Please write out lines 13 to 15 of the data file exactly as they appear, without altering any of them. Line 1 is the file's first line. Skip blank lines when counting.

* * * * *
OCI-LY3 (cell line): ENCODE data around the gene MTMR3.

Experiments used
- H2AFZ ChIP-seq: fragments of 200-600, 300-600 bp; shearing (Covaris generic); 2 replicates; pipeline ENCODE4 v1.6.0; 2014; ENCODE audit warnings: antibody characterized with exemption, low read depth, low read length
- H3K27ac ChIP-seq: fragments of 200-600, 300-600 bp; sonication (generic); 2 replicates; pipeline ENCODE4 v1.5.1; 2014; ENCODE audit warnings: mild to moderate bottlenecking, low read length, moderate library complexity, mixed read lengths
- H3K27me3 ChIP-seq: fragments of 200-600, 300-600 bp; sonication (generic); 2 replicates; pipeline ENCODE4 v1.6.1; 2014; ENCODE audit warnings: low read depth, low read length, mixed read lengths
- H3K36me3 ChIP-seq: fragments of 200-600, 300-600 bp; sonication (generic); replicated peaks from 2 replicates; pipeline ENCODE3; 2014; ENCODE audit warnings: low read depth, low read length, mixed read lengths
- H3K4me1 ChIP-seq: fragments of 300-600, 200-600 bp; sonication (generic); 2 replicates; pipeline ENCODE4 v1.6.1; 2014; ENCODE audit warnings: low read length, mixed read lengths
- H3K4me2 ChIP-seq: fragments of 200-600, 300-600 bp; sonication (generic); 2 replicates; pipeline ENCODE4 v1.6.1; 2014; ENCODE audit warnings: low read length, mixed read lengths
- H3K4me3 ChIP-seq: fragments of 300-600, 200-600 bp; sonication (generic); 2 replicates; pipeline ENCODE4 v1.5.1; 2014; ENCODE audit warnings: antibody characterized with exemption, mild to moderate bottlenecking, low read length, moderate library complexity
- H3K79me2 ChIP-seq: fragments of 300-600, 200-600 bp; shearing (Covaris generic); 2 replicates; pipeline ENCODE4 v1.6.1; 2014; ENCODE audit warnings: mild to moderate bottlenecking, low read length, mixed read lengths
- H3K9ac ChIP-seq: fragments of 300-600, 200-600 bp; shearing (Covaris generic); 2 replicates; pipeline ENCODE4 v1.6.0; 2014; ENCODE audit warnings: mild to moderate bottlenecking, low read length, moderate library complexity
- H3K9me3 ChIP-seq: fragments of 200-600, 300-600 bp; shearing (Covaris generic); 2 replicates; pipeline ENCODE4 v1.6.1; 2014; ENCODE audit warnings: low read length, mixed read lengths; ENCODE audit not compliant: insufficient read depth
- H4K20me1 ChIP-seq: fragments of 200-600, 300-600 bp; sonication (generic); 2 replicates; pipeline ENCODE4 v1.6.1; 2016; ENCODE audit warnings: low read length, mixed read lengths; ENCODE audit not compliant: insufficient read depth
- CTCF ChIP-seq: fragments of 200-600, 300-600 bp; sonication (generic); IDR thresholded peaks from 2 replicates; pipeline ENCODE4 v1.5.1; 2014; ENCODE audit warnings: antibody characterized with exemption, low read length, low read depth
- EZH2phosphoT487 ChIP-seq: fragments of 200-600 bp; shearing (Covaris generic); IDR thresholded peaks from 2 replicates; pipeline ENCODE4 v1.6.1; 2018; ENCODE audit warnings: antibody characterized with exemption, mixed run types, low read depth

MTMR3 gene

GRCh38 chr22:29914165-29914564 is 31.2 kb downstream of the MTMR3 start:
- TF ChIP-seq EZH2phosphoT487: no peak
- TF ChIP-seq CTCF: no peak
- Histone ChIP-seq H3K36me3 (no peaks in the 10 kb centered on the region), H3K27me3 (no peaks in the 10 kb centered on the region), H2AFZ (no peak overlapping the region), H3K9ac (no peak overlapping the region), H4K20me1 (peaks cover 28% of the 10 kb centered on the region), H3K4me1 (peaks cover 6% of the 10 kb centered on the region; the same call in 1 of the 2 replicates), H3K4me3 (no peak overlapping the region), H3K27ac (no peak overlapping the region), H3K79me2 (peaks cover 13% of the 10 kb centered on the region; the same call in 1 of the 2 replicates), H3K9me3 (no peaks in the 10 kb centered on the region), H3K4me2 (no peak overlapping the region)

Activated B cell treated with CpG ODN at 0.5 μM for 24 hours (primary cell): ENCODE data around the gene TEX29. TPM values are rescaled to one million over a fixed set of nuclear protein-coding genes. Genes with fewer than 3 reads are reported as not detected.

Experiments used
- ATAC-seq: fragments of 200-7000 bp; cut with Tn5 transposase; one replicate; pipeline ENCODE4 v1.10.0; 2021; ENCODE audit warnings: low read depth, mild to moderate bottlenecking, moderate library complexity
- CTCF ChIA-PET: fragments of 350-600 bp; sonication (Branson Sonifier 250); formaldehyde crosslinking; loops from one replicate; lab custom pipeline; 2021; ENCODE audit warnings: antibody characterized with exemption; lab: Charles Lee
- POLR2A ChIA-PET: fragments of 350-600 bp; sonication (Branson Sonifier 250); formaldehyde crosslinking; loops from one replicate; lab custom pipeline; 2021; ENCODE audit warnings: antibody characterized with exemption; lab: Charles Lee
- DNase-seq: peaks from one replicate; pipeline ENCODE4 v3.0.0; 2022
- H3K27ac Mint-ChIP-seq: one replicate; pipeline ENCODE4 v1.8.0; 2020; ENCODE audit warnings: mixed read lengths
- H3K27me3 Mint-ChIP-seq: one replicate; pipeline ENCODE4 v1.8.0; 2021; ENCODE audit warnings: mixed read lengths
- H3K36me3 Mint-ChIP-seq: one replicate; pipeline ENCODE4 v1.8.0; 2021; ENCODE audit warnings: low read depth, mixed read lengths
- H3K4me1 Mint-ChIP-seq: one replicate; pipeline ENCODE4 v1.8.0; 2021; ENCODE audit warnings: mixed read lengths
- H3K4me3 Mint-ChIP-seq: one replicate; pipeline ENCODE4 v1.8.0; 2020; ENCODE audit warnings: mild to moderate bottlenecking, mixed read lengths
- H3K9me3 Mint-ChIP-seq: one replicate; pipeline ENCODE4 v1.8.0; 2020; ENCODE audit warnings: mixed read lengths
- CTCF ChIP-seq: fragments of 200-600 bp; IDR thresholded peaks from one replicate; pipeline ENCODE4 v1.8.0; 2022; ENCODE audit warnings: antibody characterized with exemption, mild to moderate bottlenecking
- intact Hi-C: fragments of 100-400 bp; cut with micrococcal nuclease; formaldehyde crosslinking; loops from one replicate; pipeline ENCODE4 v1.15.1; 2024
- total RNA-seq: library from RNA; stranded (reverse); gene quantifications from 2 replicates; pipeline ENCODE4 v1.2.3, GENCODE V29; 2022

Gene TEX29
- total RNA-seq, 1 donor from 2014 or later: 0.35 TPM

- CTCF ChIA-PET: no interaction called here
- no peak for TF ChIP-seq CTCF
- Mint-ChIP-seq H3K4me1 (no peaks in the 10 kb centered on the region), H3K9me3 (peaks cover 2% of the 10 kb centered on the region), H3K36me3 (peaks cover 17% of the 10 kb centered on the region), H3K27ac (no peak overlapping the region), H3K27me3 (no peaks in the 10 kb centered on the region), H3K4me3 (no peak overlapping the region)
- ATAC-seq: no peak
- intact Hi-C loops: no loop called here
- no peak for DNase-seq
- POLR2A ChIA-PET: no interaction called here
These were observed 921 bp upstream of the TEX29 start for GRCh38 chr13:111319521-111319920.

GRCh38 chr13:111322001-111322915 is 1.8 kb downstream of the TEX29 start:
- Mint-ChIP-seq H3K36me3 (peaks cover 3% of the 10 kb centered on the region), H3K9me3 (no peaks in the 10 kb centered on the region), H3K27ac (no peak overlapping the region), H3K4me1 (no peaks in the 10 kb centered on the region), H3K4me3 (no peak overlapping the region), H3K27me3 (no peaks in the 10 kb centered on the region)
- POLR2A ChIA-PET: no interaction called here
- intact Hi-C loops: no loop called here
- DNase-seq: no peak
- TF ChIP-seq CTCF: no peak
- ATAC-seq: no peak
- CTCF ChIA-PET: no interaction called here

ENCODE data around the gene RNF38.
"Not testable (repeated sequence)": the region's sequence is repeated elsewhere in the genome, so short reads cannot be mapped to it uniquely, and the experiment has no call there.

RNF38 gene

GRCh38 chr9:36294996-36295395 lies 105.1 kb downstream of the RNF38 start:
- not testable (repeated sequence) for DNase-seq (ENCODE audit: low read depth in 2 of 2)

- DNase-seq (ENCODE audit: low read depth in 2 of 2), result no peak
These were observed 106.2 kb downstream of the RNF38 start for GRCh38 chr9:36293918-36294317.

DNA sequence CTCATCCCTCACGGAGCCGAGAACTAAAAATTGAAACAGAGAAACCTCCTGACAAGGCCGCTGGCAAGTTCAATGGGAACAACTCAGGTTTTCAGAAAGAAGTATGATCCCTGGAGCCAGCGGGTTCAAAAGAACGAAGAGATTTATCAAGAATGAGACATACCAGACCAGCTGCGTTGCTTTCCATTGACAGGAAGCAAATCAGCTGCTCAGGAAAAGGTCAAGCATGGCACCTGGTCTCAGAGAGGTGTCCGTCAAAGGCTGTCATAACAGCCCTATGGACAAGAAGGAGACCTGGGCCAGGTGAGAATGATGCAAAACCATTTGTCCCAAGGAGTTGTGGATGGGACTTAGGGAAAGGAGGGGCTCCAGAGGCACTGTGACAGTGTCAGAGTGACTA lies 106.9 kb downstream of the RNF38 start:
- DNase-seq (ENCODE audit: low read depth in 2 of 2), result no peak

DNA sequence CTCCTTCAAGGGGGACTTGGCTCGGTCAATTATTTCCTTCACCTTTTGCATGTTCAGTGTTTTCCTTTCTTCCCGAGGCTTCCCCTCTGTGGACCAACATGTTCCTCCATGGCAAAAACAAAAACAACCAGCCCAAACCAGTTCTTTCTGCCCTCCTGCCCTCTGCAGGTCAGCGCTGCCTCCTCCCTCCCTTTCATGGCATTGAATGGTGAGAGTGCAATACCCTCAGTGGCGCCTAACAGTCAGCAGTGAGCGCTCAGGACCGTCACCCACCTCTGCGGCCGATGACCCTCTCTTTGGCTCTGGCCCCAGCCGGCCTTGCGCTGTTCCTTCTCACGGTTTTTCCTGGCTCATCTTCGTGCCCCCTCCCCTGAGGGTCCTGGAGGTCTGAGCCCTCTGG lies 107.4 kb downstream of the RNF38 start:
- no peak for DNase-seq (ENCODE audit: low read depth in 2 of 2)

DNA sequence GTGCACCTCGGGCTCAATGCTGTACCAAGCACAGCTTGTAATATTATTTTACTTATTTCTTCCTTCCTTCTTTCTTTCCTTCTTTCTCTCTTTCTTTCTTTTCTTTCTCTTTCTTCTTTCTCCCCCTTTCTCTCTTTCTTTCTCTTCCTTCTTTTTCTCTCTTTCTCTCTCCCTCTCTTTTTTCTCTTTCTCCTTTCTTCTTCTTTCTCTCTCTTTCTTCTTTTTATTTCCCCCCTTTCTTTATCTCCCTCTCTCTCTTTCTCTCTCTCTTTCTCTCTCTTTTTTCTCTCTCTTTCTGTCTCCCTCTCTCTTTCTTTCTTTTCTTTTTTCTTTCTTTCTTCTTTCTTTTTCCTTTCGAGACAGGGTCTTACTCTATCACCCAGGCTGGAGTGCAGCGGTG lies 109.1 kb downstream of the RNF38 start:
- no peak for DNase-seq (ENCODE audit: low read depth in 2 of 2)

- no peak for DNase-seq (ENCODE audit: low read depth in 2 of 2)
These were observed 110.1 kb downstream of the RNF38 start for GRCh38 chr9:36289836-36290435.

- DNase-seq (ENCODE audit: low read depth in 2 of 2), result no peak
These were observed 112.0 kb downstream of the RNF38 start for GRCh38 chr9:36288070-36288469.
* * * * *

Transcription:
- H4K20me1 ChIP-seq: fragments of 200-600, 300-600 bp; sonication (generic); 2 replicates; pipeline ENCODE4 v1.6.1; 2016; ENCODE audit warnings: low read length, mixed read lengths; ENCODE audit not compliant: insufficient read depth
- CTCF ChIP-seq: fragments of 200-600, 300-600 bp; sonication (generic); IDR thresholded peaks from 2 replicates; pipeline ENCODE4 v1.5.1; 2014; ENCODE audit warnings: antibody characterized with exemption, low read length, low read depth
- EZH2phosphoT487 ChIP-seq: fragments of 200-600 bp; shearing (Covaris generic); IDR thresholded peaks from 2 replicates; pipeline ENCODE4 v1.6.1; 2018; ENCODE audit warnings: antibody characterized with exemption, mixed run types, low read depth